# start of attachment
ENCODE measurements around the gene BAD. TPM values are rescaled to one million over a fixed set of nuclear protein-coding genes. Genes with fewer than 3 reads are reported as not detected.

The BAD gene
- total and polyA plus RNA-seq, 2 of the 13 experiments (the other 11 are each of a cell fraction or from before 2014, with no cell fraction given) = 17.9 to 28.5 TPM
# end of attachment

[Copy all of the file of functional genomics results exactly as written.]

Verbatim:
ENCODE measurements around the gene BAD. TPM values are rescaled to one million over a fixed set of nuclear protein-coding genes. Genes with fewer than 3 reads are reported as not detected.

The BAD gene
- total and polyA plus RNA-seq, 2 of the 13 experiments (the other 11 are each of a cell fraction or from before 2014, with no cell fraction given) = 17.9 to 28.5 TPM